Plant-Based Diet For Dummies
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There is no doubt that eating meat creates health concerns not only for consumers but also for the environment and (of course) the farmed animals, and it’s unfortunate that people overlook so many of these problems. Animals are taken advantage of, the environment suffers, and ultimately you suffer, as well.

Meat production wastes natural resources

The world is a diverse place that offers many natural resources. The meat industry places extreme stress on natural resources, causing extreme reduction and depletion:

  • Water

  • Land

  • Food

  • Energy

Meat isn’t as rich in nutrients as plants

An animal-based diet isn’t as diverse in terms of nutrients as a plant-based diet is. You pretty much get two main macronutrients — protein and fat — with essentially no vitamins or minerals, and no fiber. What most people don’t know is that the body needs vitamins and minerals to digest and assimilate protein efficiently. Bodies also need fiber to help push things through and assimilate nutrients.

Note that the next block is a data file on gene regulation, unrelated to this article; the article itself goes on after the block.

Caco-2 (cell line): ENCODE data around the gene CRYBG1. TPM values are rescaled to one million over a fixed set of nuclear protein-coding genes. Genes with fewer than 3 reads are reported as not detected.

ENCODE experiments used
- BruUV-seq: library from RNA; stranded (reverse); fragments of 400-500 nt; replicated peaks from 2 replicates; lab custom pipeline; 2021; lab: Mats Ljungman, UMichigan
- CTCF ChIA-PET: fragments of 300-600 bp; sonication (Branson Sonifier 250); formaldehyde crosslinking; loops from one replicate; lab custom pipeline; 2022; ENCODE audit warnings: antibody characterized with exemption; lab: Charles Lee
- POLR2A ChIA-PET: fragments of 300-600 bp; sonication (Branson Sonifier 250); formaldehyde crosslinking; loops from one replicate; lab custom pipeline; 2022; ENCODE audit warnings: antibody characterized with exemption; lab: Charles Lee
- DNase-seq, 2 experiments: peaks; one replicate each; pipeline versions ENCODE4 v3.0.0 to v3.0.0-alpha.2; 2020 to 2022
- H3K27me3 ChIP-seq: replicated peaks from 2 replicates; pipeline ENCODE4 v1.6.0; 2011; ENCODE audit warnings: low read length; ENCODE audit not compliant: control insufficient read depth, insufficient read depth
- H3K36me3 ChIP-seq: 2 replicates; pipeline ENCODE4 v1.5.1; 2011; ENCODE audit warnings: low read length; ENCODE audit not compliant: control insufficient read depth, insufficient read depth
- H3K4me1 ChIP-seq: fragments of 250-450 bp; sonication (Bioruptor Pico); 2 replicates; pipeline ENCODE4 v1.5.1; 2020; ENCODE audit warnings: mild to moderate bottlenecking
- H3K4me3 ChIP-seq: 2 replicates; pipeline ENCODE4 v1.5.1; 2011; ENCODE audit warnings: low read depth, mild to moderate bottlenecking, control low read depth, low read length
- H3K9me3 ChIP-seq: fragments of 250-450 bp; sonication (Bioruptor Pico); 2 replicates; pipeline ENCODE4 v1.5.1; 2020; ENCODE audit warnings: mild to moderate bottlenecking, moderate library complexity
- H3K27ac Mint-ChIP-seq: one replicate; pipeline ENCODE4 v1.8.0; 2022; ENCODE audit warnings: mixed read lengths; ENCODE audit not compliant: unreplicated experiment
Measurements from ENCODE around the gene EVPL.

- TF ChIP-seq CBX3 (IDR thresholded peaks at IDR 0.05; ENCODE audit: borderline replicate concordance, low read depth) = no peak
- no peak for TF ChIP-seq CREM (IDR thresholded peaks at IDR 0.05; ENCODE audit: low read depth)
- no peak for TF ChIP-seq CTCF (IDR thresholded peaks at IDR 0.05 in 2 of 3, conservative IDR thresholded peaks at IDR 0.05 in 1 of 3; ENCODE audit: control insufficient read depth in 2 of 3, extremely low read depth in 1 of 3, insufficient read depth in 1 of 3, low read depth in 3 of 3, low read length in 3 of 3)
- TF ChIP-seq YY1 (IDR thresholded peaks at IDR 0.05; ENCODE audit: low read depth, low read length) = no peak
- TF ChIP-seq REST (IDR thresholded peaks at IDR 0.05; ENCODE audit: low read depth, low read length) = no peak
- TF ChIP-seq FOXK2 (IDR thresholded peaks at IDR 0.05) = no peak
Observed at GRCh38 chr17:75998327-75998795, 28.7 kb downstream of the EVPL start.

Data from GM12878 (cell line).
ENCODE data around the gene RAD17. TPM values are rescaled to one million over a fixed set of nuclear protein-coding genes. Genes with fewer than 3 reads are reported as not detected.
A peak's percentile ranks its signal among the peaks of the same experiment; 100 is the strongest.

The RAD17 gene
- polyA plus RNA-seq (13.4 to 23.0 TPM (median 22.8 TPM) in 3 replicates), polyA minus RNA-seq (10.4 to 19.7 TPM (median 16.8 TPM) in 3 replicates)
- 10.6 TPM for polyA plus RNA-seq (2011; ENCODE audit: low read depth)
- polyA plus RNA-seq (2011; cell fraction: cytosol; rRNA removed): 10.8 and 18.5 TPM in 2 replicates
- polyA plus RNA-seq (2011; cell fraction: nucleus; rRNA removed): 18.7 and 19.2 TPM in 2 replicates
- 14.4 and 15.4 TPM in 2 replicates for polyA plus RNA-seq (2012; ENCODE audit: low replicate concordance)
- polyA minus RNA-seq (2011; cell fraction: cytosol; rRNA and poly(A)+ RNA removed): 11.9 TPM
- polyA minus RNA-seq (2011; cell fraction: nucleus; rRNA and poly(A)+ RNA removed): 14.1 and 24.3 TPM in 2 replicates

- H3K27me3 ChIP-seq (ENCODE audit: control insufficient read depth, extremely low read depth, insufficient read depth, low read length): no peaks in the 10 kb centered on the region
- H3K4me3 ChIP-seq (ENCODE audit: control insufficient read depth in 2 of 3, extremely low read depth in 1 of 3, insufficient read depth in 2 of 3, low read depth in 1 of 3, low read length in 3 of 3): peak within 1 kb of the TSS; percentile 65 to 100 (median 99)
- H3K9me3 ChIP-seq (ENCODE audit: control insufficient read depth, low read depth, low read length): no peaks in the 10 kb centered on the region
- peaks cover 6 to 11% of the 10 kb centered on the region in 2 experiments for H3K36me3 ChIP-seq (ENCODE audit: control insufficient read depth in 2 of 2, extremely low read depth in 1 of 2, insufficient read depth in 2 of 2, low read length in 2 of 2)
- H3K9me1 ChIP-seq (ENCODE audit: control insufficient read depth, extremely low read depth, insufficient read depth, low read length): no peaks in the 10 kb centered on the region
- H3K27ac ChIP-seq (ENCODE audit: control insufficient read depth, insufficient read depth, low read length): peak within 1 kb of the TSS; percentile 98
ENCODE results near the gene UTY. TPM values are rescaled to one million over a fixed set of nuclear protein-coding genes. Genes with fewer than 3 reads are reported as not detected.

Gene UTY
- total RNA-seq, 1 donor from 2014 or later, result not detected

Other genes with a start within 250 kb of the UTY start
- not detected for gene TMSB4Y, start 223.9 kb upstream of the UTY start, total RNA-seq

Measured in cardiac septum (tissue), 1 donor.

Meat intake can build up in the body and slow things down, causing you to feel tired and undernourished. Going plant-based ensures that your body at least gets the nutritional baseline it requires to thrive on a day-to-day basis.

Animals are fed poor-quality feed

Most conventionally raised animals are fed bottom-of-the-barrel feed that isn’t in any way natural to them. This not only leaves animals unsatisfied on many levels but also affects their biological makeup. Many are starved of the nutrients they require to be healthy because they’re fed an unnatural diet. This affects not only their well-being but ultimately the well-being of meat consumers. The foods these animals eat aren’t part of their native diet.

Meat is acidic

Meat is one of the major acidic foods in the standard North American diet. It’s difficult for the body to break down and digest and requires extra work from the kidneys. As a result, it produces too much acid in the body. Too much acid not only weakens the body’s immune defenses, which increases risks for infections, but also contributes to chronic diseases.